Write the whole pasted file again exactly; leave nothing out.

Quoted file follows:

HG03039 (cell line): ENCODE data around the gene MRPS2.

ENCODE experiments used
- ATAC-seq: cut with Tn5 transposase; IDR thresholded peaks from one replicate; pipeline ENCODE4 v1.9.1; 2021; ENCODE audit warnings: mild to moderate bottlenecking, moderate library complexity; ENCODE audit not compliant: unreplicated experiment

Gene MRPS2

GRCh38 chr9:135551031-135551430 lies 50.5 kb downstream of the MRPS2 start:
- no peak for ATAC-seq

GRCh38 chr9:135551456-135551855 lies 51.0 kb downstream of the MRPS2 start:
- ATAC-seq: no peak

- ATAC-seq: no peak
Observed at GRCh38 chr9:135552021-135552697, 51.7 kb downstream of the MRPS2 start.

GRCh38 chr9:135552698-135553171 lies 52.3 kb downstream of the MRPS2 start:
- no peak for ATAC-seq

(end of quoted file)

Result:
HG03039 (cell line): ENCODE data around the gene MRPS2.

ENCODE experiments used
- ATAC-seq: cut with Tn5 transposase; IDR thresholded peaks from one replicate; pipeline ENCODE4 v1.9.1; 2021; ENCODE audit warnings: mild to moderate bottlenecking, moderate library complexity; ENCODE audit not compliant: unreplicated experiment

Gene MRPS2

GRCh38 chr9:135551031-135551430 lies 50.5 kb downstream of the MRPS2 start:
- no peak for ATAC-seq

GRCh38 chr9:135551456-135551855 lies 51.0 kb downstream of the MRPS2 start:
- ATAC-seq: no peak

- ATAC-seq: no peak
Observed at GRCh38 chr9:135552021-135552697, 51.7 kb downstream of the MRPS2 start.

GRCh38 chr9:135552698-135553171 lies 52.3 kb downstream of the MRPS2 start:
- no peak for ATAC-seq